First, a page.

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Blehheim Lane buildingBlenheim Lane

The following in an excerpt from the monthly newsletter of October, 1961 by the Glasgow Branch of the RSGB, which was printed in the AARS publication The Voice of Blenheim in May 1969.

The Night Life Of Aberdeen

After a short but wet search while on holiday in Aberdeen, we eventually ran the Aberdeen Amateur Radio Society to earth (or is it antenna!!) at 6, Blenheim Lane.

The club meets in a loft over a garage. When they moved in, it was the usual loft - beams, rafters and dust. The club members put in a floor and lined the roof; then walls were erected to form four walls.

The main lecture room, measuring about 15' x 30' is equipped with a wall-mounted blackboard and a well built bench for demonstrations, all mounted on a low dais (platform to you). There are several rows of cinema seats which are very comfortable and make it much easier to fall asleep during a lecture than those benches at Woodside Halls. These rows can be moved back to the wall for king-size demonstrations. The walls are well decorated with Mullard charts and photographs of club groups.

Behind the blackboard wall is the club radio room, which apart from the rig, also houses a library of radio magazines going back to - well, even before LTB's time.

At the other end of the lecture room is the workshop, complete with bench, vice and those anonymous boxes we ail breed under the workshop bench. Also at that end is the Canteen, where tea was served (3d for the first cup, all after free). After a talk-cum-discussion on Field Day Equipment led by GM3FKS, a large part of the discussion was concerned with the motion study of Field Day operation, and covered such aspects as which side the transmitter should be on... can one successfully 'net' with the right big toe (honest) and should the night shift be served hot, sweet tea in cups or have a continuous drip-feed of Guiness. In short, it was designed to make N.F.D. more efficient, so look out next year Glasgow!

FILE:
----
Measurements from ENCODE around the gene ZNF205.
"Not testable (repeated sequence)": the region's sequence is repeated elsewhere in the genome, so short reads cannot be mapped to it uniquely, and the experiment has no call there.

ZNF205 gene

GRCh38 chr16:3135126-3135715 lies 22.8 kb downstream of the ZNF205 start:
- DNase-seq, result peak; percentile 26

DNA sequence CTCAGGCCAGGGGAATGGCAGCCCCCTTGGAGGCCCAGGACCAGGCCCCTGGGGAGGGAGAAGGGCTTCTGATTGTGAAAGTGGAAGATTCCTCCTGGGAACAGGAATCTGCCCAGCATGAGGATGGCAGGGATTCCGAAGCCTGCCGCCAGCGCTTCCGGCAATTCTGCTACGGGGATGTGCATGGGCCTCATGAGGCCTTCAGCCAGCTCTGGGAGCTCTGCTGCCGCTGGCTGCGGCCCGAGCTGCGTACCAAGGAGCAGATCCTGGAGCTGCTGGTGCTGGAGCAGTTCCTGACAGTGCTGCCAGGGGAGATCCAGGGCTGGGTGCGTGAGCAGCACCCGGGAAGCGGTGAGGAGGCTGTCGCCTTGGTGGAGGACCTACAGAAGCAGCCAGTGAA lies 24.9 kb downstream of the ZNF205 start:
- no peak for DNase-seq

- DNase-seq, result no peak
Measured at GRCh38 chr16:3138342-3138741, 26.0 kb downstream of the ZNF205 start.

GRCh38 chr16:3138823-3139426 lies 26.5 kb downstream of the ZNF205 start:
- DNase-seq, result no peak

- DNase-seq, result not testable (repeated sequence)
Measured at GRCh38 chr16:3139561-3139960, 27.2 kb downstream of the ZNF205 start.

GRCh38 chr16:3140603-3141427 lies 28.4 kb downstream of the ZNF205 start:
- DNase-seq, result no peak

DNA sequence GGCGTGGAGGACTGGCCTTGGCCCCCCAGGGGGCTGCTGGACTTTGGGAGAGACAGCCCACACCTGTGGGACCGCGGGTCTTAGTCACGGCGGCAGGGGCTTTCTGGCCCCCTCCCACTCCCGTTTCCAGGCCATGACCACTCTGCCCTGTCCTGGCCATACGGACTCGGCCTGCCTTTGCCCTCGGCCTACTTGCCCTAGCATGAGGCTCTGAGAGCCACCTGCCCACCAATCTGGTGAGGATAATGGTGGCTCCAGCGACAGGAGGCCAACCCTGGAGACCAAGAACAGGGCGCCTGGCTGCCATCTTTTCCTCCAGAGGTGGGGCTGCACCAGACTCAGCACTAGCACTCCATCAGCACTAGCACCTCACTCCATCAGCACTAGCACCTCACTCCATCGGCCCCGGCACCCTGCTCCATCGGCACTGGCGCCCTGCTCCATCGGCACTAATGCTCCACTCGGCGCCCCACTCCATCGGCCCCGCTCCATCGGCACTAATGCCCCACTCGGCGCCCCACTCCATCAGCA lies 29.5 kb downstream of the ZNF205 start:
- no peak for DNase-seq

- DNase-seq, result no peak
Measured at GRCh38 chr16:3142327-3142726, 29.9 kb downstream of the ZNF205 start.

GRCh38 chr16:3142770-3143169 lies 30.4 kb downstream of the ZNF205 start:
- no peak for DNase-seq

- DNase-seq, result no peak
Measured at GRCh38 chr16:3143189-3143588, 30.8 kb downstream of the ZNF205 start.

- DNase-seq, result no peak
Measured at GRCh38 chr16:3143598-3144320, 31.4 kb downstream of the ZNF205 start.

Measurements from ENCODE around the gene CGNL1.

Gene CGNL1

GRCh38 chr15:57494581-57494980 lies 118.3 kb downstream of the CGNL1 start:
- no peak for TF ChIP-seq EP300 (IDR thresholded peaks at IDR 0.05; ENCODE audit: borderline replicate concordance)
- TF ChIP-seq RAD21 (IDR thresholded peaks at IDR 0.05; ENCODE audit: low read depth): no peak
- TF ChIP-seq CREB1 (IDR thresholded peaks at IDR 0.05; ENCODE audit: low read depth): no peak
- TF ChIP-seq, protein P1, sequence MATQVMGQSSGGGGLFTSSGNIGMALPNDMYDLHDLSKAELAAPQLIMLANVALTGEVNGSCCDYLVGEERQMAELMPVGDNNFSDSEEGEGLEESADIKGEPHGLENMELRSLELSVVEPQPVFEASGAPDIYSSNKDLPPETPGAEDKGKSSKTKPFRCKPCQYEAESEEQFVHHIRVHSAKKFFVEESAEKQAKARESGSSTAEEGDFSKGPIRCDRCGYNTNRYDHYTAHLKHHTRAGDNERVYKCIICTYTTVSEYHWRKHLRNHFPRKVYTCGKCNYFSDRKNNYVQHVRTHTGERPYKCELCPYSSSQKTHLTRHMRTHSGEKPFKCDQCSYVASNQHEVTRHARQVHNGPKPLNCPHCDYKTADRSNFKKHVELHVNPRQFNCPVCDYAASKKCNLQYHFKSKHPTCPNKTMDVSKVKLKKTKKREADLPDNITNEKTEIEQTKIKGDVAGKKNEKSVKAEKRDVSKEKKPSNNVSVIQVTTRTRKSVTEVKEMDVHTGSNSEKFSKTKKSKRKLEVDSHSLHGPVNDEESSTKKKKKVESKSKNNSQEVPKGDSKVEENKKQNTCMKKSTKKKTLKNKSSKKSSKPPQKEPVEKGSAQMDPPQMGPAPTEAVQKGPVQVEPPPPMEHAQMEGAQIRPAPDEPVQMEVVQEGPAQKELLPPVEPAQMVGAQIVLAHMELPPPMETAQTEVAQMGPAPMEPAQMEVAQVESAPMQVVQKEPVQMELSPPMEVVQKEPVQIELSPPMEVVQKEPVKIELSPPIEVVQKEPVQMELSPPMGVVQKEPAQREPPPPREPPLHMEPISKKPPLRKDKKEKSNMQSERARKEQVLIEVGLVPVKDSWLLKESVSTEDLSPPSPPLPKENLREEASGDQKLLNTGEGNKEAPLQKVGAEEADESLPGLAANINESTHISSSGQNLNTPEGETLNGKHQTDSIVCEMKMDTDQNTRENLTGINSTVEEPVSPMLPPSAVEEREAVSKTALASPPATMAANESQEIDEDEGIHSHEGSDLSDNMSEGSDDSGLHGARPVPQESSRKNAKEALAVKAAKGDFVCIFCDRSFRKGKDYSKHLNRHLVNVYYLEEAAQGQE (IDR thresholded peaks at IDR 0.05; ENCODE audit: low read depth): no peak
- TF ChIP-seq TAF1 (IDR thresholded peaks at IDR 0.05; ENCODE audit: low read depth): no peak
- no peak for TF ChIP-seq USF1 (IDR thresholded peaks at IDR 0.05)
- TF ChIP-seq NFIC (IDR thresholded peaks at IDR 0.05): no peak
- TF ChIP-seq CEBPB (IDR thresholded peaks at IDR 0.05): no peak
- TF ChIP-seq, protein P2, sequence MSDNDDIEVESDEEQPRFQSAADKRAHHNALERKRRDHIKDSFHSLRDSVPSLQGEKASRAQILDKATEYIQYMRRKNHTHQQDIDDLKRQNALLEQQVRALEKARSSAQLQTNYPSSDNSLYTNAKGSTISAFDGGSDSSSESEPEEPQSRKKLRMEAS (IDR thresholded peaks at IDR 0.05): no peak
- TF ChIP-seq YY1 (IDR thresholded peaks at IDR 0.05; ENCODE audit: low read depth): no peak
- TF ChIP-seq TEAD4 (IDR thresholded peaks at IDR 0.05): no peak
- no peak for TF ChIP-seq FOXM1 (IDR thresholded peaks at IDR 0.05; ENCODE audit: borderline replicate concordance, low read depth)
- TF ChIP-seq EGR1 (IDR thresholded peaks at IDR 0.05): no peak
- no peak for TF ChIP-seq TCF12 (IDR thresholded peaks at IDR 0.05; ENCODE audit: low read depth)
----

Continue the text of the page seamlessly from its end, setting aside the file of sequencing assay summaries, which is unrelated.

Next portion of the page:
Having finished our tea, we were all standing about holding our empty tea-cups when several blinding lights were suddenly switched on... While we swept up the broken china, one of the lads explained that the local cine club were making a film concerning the radio club. It was to tell the story of a new boy, played by one of the young old-timers, who comes to the radio club, and of course, knows nobody. He is taken under the Secretary's wing and is shown around the clubroom, where the rest of the club members are engaged in activities befitting Hams, in our case, drinking tea. The film mogul took a few shots of this bloke, while the rest of us were extras, standing there taking deep draughts from empty tea cups - talk about Method Acting, Cor...

[You can view the 'Hams' film mentioned above by visiting our Videos Page]

In the same issue (May 1969) of The Voice of Blenheim, Sandy Smith GM3AEL (SK) continues the story:

Read On...

Glasgow members - and others who have not been around ‘our domain' for some time - would be pleasantly surprised to see the Clubrooms now.

The stairway entrance has been cleared of all junk and there is now free access to the premises.  An illuminated sign (supplied by Jim Smith) is now an indication to visitors that they "are there".

The emergency exit has been covered over with wallpapered hardboard (easily moved in an emergency) and the window suitably decorated with curtains.  The ceiling was re-done and covered with white ceiling paper, and the roof lights fitted with new lampshades.  A large table (most suitable for committee meetings) rests against the emergency exit door, and carpet covers the floor!

The "Station" room walls have been re-lined with plaster board and suitable wallpaper applied.  Carried out under the supervision of GM3VEY.

A brand new operating bench (the work of Jeff Wilkie - the loon frae Udny) has been fitted for the full length of the north wall and accommodates:

Sommerkamp FL-200B transmitter
Sommerkamp Receiver
A.R. 88 Receiver
One bug key
2 hand keys
1 microphone
Aerial tuning unit incorporating SWR meter
RSGB Communicators contained in holder made by Bill Wilson, our ‘Jack of all trades' - and ‘stand in' lecturer